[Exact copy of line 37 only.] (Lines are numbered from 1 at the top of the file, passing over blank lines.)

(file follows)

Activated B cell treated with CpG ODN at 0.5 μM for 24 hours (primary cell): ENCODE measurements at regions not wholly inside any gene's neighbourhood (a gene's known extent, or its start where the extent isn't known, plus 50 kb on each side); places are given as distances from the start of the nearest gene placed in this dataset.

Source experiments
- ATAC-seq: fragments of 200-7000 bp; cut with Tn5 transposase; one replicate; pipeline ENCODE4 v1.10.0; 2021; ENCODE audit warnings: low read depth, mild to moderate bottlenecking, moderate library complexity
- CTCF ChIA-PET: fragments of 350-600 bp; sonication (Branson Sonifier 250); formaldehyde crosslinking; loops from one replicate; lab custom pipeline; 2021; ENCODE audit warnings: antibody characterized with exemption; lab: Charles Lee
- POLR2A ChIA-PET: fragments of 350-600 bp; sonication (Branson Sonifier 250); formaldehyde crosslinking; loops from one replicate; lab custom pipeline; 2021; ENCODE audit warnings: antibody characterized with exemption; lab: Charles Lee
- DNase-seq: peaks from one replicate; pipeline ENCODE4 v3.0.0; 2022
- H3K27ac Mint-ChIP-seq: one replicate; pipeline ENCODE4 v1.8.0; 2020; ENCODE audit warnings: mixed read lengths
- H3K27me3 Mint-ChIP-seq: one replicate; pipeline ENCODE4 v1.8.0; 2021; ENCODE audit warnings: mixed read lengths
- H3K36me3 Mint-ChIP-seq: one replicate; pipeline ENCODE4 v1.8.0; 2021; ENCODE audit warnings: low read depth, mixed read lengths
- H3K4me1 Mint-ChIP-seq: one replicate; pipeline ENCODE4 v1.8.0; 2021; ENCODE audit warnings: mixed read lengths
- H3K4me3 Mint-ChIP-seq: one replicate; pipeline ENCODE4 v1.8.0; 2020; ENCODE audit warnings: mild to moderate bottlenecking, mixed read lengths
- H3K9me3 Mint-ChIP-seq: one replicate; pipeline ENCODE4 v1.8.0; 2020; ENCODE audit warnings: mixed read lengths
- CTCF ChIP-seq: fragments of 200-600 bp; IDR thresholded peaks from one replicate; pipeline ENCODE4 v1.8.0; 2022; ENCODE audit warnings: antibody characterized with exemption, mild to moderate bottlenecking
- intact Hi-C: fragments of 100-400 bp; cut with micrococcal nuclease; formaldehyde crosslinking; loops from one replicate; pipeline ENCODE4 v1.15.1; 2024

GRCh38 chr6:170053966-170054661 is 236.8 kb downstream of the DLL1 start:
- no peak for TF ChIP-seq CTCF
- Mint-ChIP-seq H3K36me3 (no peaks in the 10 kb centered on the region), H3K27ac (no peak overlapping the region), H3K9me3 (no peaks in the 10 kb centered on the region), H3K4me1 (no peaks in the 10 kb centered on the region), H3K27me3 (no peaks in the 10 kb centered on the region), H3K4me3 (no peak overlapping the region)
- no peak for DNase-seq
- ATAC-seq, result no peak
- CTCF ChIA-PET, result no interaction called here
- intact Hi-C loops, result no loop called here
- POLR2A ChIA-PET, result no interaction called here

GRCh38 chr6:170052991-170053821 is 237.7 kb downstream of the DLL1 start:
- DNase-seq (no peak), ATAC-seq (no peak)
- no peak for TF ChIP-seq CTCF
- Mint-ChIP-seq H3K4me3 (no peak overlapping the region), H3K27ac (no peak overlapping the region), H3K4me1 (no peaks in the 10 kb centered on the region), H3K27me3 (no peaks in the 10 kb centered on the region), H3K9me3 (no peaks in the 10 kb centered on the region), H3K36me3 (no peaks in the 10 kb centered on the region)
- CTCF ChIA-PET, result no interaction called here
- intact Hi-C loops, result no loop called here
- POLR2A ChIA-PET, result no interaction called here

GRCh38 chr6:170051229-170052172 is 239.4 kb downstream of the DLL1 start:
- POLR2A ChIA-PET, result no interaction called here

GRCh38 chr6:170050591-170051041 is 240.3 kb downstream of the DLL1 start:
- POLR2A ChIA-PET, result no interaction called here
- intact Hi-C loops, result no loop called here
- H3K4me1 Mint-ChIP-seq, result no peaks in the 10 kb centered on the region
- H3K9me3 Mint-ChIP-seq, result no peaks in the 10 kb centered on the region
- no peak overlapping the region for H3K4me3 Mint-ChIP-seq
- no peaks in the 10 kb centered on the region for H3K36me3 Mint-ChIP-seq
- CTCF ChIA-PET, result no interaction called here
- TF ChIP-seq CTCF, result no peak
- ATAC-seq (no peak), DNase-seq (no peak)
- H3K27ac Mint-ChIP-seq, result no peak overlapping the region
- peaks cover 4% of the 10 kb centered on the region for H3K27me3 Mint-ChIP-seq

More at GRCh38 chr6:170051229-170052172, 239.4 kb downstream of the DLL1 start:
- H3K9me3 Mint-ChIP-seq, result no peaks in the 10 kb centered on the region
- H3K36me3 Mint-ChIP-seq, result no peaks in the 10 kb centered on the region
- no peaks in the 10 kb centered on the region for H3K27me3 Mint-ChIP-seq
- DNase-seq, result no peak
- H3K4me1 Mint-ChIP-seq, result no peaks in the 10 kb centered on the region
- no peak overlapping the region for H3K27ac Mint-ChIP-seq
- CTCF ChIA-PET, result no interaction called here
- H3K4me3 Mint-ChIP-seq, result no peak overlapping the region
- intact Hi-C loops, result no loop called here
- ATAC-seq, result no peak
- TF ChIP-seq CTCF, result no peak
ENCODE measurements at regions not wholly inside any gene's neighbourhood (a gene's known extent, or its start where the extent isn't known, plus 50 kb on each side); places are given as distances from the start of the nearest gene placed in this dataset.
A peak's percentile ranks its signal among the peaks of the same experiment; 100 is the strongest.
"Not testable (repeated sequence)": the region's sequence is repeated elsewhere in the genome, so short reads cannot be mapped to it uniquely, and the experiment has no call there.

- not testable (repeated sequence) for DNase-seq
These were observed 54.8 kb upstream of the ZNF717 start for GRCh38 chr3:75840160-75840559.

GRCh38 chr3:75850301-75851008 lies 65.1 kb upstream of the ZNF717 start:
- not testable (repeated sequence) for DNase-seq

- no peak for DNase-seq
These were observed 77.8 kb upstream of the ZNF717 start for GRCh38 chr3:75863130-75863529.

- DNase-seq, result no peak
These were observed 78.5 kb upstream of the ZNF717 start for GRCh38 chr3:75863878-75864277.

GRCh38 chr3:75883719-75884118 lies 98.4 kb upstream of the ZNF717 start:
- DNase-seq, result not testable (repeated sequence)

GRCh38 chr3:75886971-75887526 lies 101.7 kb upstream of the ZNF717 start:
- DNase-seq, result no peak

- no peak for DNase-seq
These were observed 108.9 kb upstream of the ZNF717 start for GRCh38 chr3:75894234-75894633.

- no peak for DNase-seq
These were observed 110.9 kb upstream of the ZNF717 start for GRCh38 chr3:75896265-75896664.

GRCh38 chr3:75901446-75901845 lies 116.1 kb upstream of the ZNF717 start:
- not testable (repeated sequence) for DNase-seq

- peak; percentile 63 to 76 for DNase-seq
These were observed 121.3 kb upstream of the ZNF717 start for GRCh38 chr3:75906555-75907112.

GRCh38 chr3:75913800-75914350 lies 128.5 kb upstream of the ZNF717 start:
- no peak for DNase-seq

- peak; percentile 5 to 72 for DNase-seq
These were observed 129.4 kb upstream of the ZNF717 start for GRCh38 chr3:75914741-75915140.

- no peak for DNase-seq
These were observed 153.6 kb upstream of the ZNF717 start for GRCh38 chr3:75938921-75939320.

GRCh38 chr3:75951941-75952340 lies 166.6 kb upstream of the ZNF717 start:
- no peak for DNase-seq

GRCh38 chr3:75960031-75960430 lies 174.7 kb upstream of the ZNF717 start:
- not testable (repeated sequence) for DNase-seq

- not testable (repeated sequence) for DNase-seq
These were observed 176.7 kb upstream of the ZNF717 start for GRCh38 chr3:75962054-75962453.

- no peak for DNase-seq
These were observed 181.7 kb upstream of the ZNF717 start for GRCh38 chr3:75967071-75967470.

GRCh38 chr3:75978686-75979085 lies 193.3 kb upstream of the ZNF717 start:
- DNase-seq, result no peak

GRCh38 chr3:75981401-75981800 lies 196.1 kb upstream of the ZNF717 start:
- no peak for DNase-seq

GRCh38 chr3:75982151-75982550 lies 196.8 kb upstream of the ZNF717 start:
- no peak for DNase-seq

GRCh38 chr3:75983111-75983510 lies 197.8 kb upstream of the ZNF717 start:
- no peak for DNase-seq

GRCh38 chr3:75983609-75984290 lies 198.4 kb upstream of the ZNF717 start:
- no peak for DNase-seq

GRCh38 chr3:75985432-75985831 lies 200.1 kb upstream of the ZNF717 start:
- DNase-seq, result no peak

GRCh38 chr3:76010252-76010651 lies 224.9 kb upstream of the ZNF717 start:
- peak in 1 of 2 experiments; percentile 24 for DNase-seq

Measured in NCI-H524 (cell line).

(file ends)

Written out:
- no peak overlapping the region for H3K4me3 Mint-ChIP-seq